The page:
• @Greg sure, I was just adding to the point, not contradicting it :) – Mafii Nov 21 '18 at 10:08
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Use real saxophones! They will phrase and 'bring out' a melodic line much better than the playback in MuseScore does. Saxes (like solo violins) are notoriously unsatisfactory in computer playback, without advanced sample sets and lots of tweaking. A sax section often ends up sounding like a fairground organ.

The saxes ARE a very homogeneous group. Write homophonic music and enjoy the blend. But write contrapuntal music, the lines WILL be heard.

Here's some Bach played with 'uneven rhythms'.

And a jazz standard.

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It sounds like you estimate your results based on Midi expanding five saxophone parts played by computer exactly from a score.

And you are writing for a saxophone quintet (guess why those are not actually in high demand in Jazz) with individual voices and call it Jazz because of uneven rhythm and using saxophones. At least that's the way you make it sound.

Saxophones were invented for symphonic orchestras and didn't make it there. Jazz developed from a number of genres into a number of genres and at some point of time increasingly adopted saxophones because they had nice articulation properties and were distinctive as lead instruments, supplementing a style carrying melodic material over a rhythmic and harmonic backdrop.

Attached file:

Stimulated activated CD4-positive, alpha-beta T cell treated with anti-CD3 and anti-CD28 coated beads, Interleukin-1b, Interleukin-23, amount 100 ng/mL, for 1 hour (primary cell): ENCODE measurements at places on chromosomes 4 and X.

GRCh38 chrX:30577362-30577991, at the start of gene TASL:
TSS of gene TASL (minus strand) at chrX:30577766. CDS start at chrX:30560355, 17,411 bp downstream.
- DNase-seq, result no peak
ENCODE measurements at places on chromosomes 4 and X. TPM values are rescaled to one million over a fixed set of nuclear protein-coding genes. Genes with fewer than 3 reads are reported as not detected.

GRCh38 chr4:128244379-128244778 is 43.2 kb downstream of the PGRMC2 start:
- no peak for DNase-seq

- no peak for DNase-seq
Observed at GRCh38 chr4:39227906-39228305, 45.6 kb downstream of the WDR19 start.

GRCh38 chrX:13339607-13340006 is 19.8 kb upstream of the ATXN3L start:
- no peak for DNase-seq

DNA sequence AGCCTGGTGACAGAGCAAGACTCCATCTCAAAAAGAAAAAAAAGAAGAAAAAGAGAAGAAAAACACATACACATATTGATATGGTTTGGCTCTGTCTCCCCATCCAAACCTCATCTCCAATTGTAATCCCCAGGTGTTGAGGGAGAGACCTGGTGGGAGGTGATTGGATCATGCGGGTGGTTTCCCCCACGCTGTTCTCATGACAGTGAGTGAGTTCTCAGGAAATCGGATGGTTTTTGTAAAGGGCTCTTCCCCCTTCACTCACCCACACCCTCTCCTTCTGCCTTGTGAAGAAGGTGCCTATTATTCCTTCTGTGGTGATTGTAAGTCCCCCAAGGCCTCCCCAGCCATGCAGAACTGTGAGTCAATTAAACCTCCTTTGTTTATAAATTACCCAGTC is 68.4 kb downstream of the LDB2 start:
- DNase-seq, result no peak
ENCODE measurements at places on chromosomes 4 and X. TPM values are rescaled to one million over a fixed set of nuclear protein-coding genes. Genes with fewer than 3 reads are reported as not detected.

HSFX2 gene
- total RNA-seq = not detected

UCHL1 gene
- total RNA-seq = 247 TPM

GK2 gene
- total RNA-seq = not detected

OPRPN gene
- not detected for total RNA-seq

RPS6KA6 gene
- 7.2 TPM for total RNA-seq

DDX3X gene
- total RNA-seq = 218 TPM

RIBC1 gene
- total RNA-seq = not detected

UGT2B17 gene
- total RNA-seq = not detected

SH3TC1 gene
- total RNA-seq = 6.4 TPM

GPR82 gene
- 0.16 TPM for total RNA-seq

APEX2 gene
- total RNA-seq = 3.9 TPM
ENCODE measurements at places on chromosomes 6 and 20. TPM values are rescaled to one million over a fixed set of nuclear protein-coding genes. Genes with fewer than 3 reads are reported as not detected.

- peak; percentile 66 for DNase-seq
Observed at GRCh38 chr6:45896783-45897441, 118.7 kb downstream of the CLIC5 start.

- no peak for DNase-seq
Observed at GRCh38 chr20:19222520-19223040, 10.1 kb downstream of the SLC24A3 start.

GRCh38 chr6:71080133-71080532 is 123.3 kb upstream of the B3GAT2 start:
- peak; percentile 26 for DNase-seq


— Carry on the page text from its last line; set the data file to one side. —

While physical instruments are more distinctive and playing styles are quite more distinctive and expressive than what a Midi expander will give you (because like with human voice, it can only capture a rather limited subset of the usually employed expressivity), with regard to orchestration a saxophone quintet is an awfully tricky device to master, particularly if you are aiming for individual voices. And that's independent from whether or not you want to call the result Jazz.